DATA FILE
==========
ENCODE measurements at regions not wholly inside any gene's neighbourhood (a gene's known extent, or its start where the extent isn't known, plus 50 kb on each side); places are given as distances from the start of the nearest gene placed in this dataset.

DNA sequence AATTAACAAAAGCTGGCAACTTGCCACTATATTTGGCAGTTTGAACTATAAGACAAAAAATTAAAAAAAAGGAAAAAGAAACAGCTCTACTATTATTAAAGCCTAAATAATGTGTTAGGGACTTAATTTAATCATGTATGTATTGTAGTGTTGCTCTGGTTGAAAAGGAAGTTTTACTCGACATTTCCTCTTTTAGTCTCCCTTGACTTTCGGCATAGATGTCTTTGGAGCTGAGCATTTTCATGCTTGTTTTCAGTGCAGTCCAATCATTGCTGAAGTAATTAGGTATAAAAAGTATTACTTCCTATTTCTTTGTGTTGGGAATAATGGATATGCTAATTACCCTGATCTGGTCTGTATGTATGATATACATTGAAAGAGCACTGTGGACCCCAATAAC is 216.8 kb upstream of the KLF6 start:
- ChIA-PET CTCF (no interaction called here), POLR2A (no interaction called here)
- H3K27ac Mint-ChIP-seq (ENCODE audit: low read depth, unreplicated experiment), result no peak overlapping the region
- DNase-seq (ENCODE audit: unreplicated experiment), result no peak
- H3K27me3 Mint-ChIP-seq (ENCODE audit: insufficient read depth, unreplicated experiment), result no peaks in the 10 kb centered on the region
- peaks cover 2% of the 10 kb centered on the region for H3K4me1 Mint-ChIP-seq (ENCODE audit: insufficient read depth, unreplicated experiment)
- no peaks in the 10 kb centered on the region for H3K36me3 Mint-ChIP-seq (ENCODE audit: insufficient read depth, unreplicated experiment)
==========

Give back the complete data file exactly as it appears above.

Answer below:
ENCODE measurements at regions not wholly inside any gene's neighbourhood (a gene's known extent, or its start where the extent isn't known, plus 50 kb on each side); places are given as distances from the start of the nearest gene placed in this dataset.

DNA sequence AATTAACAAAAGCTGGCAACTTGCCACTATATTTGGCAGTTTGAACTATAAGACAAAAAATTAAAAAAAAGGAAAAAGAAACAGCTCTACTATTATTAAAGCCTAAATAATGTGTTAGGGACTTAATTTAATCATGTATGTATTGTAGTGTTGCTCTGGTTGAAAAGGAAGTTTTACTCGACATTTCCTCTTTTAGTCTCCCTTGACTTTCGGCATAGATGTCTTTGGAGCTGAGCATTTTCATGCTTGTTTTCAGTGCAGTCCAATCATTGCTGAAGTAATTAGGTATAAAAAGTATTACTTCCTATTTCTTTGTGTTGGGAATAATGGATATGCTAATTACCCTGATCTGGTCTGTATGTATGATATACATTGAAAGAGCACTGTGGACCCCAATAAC is 216.8 kb upstream of the KLF6 start:
- ChIA-PET CTCF (no interaction called here), POLR2A (no interaction called here)
- H3K27ac Mint-ChIP-seq (ENCODE audit: low read depth, unreplicated experiment), result no peak overlapping the region
- DNase-seq (ENCODE audit: unreplicated experiment), result no peak
- H3K27me3 Mint-ChIP-seq (ENCODE audit: insufficient read depth, unreplicated experiment), result no peaks in the 10 kb centered on the region
- peaks cover 2% of the 10 kb centered on the region for H3K4me1 Mint-ChIP-seq (ENCODE audit: insufficient read depth, unreplicated experiment)
- no peaks in the 10 kb centered on the region for H3K36me3 Mint-ChIP-seq (ENCODE audit: insufficient read depth, unreplicated experiment)